The Scientistic Stance: The Empirical and Materialist Stances Reconciled

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van Fraassen (The empirical stance, 2002) contrasts the empirical stance with the materialist stance. The way he describes them makes both of them attractive, and while opposed they have something in common for both stances are scientific approaches to philosophy. The difference between them reflects their differing conceptions of science itself. Empiricists emphasise fallibilism, verifiability and falsifiability, and also to some extent scepticism and tolerance of novel hypotheses. Materialists regard the theoretical picture of the world as matter in motion as a true and explanatory account and insist on not taking ‘spooky’ entities or processes seriously as potential explanations of phenomena that so far lie outside the scope of successful science. The history of science shows us that both stances have been instrumental in the achievement of progress at various times. It is therefore plausible for a naturalist to suggest that science depends for its success on the dialectic between empiricism and materialism. A truly naturalist approach to philosophy ought then to synthesise them. Call the synthesized empiricist and materialist stances ‘the scientistic stance’. This paper elaborates and defends it.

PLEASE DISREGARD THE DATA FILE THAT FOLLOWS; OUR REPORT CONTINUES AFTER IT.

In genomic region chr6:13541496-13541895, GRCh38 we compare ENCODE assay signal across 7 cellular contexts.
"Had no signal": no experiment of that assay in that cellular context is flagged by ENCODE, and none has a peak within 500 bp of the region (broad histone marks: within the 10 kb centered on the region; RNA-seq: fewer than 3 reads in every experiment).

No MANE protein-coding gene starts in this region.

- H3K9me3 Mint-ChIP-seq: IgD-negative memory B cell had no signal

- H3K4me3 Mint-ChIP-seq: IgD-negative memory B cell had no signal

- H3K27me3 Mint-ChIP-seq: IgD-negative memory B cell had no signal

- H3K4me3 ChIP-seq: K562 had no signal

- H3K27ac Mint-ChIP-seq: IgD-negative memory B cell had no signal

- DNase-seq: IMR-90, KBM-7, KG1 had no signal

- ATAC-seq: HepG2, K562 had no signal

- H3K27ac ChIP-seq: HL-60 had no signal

Translated title of the contributionThe Scientistic Stance: The Empirical and Materialist Stances Reconciled
Original languageEnglish
Pages (from-to)87 - 98
Number of pages12
Issue number1
Early online date21 Apr 2009
Publication statusPublished - Jan 2011

Structured keywords

  • Centre for Science and Philosophy
  • Centre_for_science_and_philosophy


  • empirical stance
  • materialist stance
  • scientistic stance
  • empiricism
  • materialism
  • scientism
  • van Fraassen


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